1. Edward Doty

Mayflower passenger

From the Mayflower History Website, by Caleb H. Johnson:

Edward Doty's English origins have not yet been discovered. Some sources claim he was baptized on 14 May 1598 in either Dudlick, Shropshire or "Thurburton Hills", Suffolk. I have investigated these in English records, and found both to be complete hoaxes.

However, there is a real Edward Doty baptized on 3 November 1600 at East Halton, Lincolnshire, England, son of Thomas Doty. The Doty families of East Halton are regularly using the names Thomas, Edward, and John: the first three names Mayflower passenger Edward Doty assigned to his first three children. Even if this particular Edward Doty is not the Mayflower passenger himself, I strongly suspect the true Mayflower passenger will be found amongst this general Lincolnshire Doty family.

Edward Doty came on the Mayflower in 1620 as a servant to Stephen Hopkins and was apparently still a servant in 1623 when the Division of Land was held, indicating he was under the age of 25 during that time. He signed the Mayflower Compact in November 1620, so he was likely over 21 at the time. This narrows his likely birth date to around 1597-1599.

Edward Doty married twice, according to William Bradford. However, nothing is known of his first wife. His second wife, Faith Clarke, came on the ship Francis in April 1634 with father Thurston Clarke, and they were married the following January in Plymouth.

Edward Doty appears to have been somewhat of a troublemaker throughout his life at Plymouth. In June 1621, he engaged in a sword and dagger duel with fellow Hopkins servant Edward Leister; both were wounded before being separated, and were punished by having their head and feet tied together for an hour (it was supposed to have been for a whole day, but they were let go early because of their apparent suffering). Edward Doty made regular appearances in Plymouth Colony Court, as can be seen by the table below summarizing some of his court records:

1632/3 Sued by Joseph Rogers, failed to pay a contract with six pigs, as had been agreed. Rogers won.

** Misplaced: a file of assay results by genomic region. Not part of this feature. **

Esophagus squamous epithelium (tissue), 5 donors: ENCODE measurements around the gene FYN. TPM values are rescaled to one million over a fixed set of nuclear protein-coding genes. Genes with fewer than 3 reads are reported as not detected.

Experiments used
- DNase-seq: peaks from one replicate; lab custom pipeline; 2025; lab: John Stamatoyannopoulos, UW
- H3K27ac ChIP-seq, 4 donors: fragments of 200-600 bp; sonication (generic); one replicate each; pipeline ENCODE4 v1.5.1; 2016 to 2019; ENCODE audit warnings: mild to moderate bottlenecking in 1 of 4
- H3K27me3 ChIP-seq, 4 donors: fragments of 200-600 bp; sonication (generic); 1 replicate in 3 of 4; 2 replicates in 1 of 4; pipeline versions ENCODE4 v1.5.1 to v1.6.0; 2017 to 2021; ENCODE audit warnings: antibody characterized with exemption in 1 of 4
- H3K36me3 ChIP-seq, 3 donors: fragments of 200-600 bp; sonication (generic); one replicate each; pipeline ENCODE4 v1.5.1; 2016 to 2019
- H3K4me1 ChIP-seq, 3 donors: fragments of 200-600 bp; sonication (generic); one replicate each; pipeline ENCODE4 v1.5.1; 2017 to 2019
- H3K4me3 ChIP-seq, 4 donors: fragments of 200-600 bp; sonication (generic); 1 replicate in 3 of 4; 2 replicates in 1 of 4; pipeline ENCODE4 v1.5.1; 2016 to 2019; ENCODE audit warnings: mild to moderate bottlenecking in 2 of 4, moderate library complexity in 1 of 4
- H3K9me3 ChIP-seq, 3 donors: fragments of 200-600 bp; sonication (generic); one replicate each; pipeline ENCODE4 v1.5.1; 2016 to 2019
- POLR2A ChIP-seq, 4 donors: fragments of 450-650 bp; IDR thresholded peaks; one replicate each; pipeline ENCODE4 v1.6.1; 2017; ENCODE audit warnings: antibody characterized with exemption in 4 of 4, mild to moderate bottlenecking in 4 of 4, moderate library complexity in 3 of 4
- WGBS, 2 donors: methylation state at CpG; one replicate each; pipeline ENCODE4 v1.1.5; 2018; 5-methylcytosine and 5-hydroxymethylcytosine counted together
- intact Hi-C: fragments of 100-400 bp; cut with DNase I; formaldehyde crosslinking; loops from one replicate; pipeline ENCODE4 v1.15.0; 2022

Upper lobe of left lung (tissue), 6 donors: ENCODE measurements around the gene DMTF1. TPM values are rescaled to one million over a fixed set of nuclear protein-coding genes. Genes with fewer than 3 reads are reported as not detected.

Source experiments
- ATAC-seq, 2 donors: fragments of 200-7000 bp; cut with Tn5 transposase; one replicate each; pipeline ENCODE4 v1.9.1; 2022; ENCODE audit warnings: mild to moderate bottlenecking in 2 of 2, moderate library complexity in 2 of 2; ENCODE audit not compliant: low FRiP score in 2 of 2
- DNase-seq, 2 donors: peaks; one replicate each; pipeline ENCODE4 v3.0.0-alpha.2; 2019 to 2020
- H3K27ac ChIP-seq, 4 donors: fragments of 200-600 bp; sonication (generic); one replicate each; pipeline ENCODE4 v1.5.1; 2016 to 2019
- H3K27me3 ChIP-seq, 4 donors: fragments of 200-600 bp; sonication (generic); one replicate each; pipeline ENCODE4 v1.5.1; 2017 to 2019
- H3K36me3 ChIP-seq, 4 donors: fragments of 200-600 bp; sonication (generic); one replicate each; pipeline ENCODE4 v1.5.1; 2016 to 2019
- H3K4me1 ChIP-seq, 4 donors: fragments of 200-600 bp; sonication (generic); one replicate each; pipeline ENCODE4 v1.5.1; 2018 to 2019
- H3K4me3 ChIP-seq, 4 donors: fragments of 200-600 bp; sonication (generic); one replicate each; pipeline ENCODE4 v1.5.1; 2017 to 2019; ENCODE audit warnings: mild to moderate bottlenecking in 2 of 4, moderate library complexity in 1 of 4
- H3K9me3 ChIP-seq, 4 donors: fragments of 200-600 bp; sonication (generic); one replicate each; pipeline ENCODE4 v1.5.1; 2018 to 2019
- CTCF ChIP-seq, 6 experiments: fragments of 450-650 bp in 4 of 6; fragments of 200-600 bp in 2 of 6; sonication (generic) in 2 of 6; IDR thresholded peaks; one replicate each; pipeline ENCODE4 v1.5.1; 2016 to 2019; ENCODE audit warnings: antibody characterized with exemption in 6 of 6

1632/3 Sued by William Bennet for dealing fraudulently in a trade of bacon for beaver skins. Bennet won.

1633 Sued by William Bennet for slander. Doty fined 50 shillings.

1633/4 Sued by his apprentice John Smith to be freed from his 10-year contract. Court agreed, and required Doty to give him double payment in apparel for having given so little to his apprentice.

1633/4 Fined 6 shillings 8 pence for "breaking the peace", and awarded Josias Cooke 3 shillings 4 pence because Doty caused him to bleed during their fight.

1634 Doty sued Francis Sprague over a debt: Doty won 6 shillings 6 pence, plus a peck of malt.

1636 Edward Doty and Joseph Beedle sue and counter-sue for "matters beign raw and imperfect" and were sent to an arbitrator.

1637/8 Fined 10 shillings for breaking the peace, by assaulting George Clarke.

1641 Sued George Allen. Reason and outcome unrecorded.

1641/2 Sued Thurston Clarke. Doty awarded 12 bushels and 1 peck of Indian corn, and 12 shillings money or an additional 4 bushes of corn, plus 11 shillings for charges. John Jenny then entered an attachment to receive 31 shillings 6 pence from Clarke before it was paid to Doty, of which the court ordered him to then pay Doty five and a half bushels of Indian corn and 3 pence to settle the account.